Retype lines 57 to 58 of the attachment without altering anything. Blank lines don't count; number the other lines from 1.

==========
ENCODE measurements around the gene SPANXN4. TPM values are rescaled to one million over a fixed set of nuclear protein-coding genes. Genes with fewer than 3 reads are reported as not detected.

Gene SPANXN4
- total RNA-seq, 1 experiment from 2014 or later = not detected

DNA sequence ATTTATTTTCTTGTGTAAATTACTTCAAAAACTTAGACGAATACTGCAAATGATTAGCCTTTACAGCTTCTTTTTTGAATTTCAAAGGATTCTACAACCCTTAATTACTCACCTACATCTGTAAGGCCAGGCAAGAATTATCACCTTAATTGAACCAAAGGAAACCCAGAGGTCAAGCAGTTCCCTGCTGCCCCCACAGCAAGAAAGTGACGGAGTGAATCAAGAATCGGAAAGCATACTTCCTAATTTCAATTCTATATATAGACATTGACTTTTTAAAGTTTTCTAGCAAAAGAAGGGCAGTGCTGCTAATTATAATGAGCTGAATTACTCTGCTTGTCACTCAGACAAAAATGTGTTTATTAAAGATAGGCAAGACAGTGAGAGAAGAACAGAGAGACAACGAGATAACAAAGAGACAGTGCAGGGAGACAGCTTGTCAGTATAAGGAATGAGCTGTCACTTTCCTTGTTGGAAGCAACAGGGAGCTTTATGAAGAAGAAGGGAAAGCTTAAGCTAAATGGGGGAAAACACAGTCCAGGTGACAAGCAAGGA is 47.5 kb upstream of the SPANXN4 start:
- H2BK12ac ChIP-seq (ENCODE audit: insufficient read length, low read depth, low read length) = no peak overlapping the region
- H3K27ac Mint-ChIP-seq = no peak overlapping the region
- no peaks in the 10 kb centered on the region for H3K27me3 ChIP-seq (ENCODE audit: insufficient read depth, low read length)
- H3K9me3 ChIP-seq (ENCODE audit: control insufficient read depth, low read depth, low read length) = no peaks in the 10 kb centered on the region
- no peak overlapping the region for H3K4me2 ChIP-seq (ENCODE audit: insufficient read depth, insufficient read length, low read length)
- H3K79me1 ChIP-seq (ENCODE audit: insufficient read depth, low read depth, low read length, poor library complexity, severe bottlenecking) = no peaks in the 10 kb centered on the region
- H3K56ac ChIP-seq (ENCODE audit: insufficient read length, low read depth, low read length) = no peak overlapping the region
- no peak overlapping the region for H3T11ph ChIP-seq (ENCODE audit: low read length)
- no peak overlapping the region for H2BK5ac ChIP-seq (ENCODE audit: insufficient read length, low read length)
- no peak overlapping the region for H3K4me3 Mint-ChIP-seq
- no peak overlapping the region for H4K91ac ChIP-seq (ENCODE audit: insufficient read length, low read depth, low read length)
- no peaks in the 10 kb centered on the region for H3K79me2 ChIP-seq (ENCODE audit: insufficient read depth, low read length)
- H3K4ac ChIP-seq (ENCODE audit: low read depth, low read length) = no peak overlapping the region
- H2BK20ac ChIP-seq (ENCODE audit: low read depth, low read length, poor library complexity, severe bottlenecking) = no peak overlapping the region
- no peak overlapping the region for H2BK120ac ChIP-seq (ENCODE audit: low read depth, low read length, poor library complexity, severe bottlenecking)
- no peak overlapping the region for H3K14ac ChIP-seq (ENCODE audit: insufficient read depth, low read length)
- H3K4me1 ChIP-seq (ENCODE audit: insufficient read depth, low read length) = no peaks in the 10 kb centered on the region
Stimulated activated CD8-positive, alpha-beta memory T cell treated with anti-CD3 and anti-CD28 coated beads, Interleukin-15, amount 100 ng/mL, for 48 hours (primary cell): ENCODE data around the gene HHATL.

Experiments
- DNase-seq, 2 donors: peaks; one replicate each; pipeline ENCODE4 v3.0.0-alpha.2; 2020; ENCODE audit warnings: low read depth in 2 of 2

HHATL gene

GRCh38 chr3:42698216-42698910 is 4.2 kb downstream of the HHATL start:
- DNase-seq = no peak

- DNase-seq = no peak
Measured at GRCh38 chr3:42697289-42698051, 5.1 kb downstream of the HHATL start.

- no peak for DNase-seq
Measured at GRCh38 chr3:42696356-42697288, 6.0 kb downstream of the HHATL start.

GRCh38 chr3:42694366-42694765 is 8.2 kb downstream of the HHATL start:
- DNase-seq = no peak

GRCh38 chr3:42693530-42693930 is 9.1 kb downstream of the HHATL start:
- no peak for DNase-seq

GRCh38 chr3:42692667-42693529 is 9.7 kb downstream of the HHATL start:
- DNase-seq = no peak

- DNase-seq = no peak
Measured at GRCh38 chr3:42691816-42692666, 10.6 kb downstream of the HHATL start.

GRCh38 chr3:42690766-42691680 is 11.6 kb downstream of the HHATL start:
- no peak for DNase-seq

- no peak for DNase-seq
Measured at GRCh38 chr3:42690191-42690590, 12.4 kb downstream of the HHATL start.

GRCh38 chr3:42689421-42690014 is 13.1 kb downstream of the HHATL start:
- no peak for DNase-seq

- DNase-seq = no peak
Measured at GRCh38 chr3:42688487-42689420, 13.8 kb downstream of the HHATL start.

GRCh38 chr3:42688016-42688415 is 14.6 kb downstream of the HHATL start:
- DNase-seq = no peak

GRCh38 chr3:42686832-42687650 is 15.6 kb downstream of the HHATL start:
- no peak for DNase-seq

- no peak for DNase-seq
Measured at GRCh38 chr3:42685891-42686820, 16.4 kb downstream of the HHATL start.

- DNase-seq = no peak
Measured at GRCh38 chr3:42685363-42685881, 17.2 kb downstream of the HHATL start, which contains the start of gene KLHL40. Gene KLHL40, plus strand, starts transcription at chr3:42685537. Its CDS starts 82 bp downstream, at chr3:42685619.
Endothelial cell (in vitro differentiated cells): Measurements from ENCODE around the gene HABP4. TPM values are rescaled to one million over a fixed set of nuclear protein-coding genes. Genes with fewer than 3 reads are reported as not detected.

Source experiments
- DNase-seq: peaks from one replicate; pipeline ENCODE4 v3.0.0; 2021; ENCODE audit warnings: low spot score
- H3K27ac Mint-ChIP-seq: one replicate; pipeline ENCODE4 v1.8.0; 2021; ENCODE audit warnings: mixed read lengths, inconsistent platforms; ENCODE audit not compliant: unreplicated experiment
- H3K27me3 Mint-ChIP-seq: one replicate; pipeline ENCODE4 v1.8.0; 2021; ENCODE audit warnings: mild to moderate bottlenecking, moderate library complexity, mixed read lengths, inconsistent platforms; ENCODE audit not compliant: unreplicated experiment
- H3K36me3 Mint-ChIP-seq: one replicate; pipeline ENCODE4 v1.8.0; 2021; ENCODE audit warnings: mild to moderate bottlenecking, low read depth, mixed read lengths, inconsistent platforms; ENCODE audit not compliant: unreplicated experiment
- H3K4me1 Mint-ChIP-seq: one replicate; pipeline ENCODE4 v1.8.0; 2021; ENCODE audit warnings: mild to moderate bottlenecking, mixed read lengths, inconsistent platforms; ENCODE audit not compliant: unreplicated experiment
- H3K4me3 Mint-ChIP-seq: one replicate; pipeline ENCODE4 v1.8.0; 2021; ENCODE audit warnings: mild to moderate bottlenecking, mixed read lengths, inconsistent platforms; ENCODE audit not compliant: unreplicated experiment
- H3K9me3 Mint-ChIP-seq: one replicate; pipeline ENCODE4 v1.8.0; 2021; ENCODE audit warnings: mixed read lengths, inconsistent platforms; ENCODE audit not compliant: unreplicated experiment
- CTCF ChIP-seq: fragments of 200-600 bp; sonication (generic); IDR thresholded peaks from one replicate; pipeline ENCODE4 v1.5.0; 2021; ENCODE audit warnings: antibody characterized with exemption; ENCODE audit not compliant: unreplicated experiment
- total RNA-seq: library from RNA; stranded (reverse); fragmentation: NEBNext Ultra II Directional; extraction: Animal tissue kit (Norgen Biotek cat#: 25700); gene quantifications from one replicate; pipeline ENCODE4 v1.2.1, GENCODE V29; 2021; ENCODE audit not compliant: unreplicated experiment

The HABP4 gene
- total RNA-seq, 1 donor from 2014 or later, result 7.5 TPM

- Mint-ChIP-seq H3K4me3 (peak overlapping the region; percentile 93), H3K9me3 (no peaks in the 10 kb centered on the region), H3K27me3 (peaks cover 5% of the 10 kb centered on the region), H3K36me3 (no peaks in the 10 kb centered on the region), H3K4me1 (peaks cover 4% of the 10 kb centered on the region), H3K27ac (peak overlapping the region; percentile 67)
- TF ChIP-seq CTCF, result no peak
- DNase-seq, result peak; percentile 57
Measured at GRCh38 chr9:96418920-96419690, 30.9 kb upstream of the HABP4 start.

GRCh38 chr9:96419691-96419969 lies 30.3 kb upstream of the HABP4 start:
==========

Source experiments
- DNase-seq: peaks from one replicate; pipeline ENCODE4 v3.0.0; 2021; ENCODE audit warnings: low spot score